US intelligence specialist: Petraeus put US lives at risk with PC war doctrine

Lieutenant Colonel John L. Cook was once a top counter-insurgency specialist trusted with the most sensitive missions, but his latest book, Afghanistan: The Perfect Failure, has turned him into the bête noir of the US military establishment.

Cook began his intelligence career in Vietnam, and his last assignment was four years in Afghanistan, where he oversaw the creation of the new local police force, until retiring in August this year.

While there he says he witnessed a new “politically correct” way of fighting that was meant to put a premium on the lives of local civilians, but instead paralyzed US soldiers and goaded the Taliban into ever more brazen operations. He also says that the Afghans’ lack of trust in their government means that US can never hope to win their hearts by supporting handpicked leaders in Kabul.

He lays much of the blame for US failures at the feet of General David Petraeus, who headed the US forces, first from Washington, and then directly on the ground, and established the rules of engagement.

Lieutenant Colonel John L. Cook. (Image frome johnlewiscook.webs.com)
Lieutenant Colonel John L. Cook. (Image frome johnlewiscook.webs.com)

­RT: You do say in your book, that Petraeus shouldn’t have resigned over the extramarital affair, he should have resigned over the way he handled Afghanistan”. Why? Can you explain that?

John Cook: First of all, thank you for having me on. I spent four-and-a- half years in Afghanistan where I was a senior adviser for the Ministry of the Interior. And out of that came my latest book Afghanistan: The Perfect Failure. This book was published in September. It was before the Petraeus-Broadwell affair. However, I am very critical of General Petraeus because he should have resigned, when his counter insurgency strategy failed to produce results. And here’s the real problem with that. His counter-insurgency strategy, which he wrote (he cannot deny that) places a higher premium on the lives of Afghan civilians then our own soldiers. As a result, our soldiers are forced to take more and more risks in an effort to win the Afghan civilians to the side of the government. In theory it’s not bad to try to win the hearts and minds (that’s always a good thing in a counter-insurgency strategy). But the fatal flaw in his strategy in Afghanistan is that the average Afghan civilian fears the Afghan government more than they do the Taliban. And that explains why after 11 years have made no significant progress against the Taliban, because the people distrust the government. That’s the fundamental problem.            

RT: This policy found some success in Iraq. Yet you say that mistake was responsible for the deaths of many US soldiers in Afghanistan?

JC: The problem is that I recognize Iraq is an entirely different theatre than Afghanistan. And as a result my focus was only on Afghanistan. And while we may have had certain success in Iraq, it does not automatically translate that you can do the same thing in Afghanistan. Afghanistan has an entirely different flavour than Iraq. First of all, Iraq was basically a conflict between Sunni and Shia. In Afghanistan you have any number of tribes that break along all kinds of different lines. Iraq had a more stable government and was more developed than Afghanistan. Afghanistan was pretty much in a shambles. So, any comparison you draw between those two is suspect and that’s why I focus only on Afghanistan.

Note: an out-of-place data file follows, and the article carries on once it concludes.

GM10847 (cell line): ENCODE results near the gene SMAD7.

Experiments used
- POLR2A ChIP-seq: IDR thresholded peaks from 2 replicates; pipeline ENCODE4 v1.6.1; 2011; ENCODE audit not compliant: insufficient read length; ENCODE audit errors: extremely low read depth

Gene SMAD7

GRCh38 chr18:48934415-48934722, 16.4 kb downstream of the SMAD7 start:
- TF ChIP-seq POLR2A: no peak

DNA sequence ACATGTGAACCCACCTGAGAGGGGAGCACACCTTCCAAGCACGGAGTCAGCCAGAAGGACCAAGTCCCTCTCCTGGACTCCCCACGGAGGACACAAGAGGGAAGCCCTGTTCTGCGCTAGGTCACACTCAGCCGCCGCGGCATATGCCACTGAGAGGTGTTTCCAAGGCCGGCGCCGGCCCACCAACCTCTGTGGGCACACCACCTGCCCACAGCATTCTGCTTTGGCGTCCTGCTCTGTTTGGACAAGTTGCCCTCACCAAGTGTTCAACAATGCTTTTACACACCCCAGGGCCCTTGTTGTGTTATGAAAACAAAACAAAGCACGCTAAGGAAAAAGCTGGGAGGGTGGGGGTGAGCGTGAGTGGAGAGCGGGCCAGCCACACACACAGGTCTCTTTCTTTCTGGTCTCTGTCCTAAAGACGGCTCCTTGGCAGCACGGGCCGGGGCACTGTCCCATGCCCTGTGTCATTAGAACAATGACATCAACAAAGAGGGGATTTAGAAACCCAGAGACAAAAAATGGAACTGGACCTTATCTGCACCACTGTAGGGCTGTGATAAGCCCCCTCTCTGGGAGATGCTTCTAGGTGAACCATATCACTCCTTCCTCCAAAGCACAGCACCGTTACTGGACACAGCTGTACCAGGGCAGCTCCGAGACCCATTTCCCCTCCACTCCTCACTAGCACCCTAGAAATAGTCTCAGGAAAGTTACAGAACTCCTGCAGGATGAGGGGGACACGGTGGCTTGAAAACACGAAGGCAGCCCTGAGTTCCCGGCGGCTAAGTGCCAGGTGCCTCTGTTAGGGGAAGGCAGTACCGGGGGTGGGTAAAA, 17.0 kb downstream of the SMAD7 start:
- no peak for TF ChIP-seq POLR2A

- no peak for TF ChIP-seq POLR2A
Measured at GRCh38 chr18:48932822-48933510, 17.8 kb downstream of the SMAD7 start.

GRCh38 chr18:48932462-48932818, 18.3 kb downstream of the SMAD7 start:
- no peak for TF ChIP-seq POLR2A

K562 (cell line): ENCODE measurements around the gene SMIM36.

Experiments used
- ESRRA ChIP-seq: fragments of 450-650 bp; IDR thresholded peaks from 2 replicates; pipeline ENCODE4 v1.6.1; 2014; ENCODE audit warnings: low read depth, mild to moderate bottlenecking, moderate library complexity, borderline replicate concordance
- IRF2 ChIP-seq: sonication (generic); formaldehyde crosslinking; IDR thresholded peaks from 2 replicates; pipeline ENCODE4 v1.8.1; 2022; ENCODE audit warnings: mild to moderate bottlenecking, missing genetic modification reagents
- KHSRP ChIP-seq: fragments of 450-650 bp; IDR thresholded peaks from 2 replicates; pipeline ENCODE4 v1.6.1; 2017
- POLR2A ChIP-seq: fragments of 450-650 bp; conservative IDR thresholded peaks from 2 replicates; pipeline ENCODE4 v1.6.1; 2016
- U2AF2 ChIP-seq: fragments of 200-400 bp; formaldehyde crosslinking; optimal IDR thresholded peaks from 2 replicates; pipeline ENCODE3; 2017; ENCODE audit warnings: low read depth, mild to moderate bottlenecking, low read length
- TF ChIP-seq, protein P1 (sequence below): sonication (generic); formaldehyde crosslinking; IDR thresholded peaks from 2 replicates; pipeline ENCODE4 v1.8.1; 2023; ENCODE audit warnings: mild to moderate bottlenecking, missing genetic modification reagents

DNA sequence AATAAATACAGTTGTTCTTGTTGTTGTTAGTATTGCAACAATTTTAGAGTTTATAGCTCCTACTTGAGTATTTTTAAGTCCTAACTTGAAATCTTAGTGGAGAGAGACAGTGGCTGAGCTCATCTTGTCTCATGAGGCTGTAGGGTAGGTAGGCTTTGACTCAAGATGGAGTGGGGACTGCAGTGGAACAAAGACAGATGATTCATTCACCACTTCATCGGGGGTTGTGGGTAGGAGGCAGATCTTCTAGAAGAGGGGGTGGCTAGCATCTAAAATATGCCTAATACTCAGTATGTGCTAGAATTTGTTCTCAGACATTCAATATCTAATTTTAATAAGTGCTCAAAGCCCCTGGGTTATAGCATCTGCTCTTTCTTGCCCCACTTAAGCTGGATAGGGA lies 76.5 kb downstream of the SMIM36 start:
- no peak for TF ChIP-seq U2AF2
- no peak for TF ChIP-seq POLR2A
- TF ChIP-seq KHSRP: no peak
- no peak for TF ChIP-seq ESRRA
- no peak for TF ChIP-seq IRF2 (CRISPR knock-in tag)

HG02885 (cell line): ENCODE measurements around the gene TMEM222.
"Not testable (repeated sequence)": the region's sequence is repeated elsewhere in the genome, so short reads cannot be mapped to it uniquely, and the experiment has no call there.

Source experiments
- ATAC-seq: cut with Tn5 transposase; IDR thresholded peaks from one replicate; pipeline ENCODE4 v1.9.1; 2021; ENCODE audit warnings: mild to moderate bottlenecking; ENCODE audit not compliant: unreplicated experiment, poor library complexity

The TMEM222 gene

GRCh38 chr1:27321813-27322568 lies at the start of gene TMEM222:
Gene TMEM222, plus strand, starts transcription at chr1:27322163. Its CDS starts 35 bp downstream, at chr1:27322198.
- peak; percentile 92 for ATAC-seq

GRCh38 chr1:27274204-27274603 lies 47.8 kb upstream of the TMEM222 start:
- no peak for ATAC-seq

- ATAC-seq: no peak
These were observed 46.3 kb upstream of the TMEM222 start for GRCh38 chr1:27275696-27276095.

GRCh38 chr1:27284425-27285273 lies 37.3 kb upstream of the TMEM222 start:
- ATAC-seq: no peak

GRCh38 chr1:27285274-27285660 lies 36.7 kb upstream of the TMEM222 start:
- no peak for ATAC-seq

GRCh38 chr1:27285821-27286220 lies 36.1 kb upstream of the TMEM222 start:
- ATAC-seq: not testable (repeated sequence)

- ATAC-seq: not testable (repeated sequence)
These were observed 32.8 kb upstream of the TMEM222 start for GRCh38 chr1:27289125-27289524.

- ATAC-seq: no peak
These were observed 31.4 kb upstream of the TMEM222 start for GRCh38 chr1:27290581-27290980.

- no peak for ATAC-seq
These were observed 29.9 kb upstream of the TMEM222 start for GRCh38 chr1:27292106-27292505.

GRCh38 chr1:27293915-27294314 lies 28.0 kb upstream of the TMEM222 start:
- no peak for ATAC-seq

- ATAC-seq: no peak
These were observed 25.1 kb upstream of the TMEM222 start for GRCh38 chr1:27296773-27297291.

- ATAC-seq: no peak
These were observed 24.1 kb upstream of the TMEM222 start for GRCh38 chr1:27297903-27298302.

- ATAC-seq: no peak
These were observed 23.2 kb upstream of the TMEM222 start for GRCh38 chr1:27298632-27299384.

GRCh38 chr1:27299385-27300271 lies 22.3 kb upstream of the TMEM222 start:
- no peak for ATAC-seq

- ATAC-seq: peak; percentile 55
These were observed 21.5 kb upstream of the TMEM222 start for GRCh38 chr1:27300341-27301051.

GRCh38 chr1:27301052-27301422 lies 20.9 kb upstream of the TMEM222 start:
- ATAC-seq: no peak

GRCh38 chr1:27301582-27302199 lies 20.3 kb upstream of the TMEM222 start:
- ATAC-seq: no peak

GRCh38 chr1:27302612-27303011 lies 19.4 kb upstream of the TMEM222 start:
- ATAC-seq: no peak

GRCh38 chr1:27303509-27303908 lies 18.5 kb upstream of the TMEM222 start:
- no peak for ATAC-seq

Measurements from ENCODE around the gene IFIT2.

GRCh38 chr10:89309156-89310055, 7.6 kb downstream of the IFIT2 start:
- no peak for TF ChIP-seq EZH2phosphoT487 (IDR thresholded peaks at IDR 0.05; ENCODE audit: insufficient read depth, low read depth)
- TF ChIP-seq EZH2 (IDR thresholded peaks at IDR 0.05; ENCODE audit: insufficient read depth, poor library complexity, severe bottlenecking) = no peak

General David Petraeus. (AFP Photo / Mandel Ngan)
General David Petraeus. (AFP Photo / Mandel Ngan)

RT: What about the military surge operation? Was that not a success inspired by Petraeus? 

JC: The problem with the surge (you are talking about the surge) we started it early in 2010, where we injected 30,000 more soldiers into that conflict. The problem was that the surge simply put more people in combat and put more people at risk due to his failed counter-insurgency strategy. So the reality is in Afghanistan the surge produced nothing more than more American casualties. And so, instead of changing the strategy the leadership simply doubled down on a failed policy. That’s my big complaint with Afghanistan.

RT: You are highly critical of Petraeus. What do you make of the timing of this affair and the consequences that affected his career? Is there a feeling within Washington, that he was a failure and that something had to be done about it?

JC: I try very hard not to speculate about things that I don’t have direct knowledge of. I realize there is a lot of discussion going on, that the timing was suspect, and that it was all done for political purposes. We still have the unanswered questions surrounding the Benghazi issue, but as far as his relationship with Ms Broadwell… I understand that, but I give them much lower marks for his actions in combat, than I do in the bedroom. First of all, he was hired to win a war, pure and simple. And he didn’t do that.

RT: But he is still being championed as a military hero. Clearly you’ve got very strong reasons for writing this book. Do you worry about public sentiment turning against you for writing this very critical book of Petraeus. What really motivated you? 

JC: It doesn’t bother me to go against public sentiment, because we sometimes take military leaders and build a very nice resume for them and it catches on and everybody starts drinking from the same well. I hold our military commanders to a very high standard. Look, we put young men at risk and they give it everything they’ve got and if the policy is failed… We have young men in schools right now all over this country that will die in Afghanistan next Summer for no other reason than propping up a corrupt interlocking criminal enterprise, which is what the Karzai government has become. That’s my real problem with it. I was a soldier for over 20 years. So I care deeply about those young men and women.